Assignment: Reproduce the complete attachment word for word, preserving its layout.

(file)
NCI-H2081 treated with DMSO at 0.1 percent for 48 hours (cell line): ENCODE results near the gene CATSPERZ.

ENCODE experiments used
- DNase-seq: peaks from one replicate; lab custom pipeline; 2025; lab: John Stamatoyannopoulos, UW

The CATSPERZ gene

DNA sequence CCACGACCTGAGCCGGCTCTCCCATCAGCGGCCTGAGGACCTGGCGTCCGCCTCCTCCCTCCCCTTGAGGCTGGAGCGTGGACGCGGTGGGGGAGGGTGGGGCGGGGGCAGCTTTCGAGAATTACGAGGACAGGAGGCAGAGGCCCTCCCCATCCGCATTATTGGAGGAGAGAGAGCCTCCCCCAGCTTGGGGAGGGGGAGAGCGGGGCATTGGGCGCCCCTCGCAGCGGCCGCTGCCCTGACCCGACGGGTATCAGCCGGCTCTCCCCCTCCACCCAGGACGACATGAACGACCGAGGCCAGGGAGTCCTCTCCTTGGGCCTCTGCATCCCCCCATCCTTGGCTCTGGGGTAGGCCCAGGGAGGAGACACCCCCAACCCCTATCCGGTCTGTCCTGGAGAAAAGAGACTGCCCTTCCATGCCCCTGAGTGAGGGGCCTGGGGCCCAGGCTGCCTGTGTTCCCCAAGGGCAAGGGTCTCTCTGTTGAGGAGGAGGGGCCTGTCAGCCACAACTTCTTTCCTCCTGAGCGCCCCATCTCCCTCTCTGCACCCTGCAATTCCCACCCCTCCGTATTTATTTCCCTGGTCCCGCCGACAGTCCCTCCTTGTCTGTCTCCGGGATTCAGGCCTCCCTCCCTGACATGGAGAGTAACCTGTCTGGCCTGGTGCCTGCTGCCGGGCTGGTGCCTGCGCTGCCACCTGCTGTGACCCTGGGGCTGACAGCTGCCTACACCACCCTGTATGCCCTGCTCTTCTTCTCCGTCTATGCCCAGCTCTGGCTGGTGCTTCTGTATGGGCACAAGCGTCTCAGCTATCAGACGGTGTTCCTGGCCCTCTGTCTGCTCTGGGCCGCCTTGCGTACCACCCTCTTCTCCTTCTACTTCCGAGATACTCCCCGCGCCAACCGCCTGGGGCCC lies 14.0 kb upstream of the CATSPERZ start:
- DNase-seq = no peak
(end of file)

NCI-H2081 treated with DMSO at 0.1 percent for 48 hours (cell line): ENCODE results near the gene CATSPERZ.

ENCODE experiments used
- DNase-seq: peaks from one replicate; lab custom pipeline; 2025; lab: John Stamatoyannopoulos, UW

The CATSPERZ gene

DNA sequence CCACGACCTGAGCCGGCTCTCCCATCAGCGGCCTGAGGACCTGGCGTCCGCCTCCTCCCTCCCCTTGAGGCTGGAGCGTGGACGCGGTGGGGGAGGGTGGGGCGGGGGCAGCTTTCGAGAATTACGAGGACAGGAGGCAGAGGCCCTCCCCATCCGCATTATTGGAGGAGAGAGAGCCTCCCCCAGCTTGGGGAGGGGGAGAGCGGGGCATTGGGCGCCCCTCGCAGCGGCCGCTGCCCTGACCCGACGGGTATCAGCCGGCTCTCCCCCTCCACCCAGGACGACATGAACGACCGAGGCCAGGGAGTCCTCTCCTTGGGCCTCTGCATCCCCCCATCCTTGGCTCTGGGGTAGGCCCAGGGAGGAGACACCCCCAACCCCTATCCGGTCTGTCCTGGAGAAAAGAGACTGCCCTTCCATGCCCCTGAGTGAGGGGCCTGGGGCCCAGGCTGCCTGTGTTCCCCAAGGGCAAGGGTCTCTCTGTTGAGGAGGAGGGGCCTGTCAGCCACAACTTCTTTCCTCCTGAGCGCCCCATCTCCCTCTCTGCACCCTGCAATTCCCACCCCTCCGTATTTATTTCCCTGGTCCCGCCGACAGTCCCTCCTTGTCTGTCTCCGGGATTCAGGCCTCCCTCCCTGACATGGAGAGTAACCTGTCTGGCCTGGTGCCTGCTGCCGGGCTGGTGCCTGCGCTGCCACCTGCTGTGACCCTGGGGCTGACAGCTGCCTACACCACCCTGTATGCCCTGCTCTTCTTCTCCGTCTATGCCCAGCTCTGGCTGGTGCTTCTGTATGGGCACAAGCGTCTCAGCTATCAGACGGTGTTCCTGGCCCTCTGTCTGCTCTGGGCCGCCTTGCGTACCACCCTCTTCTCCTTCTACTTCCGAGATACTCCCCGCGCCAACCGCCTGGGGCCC lies 14.0 kb upstream of the CATSPERZ start:
- DNase-seq = no peak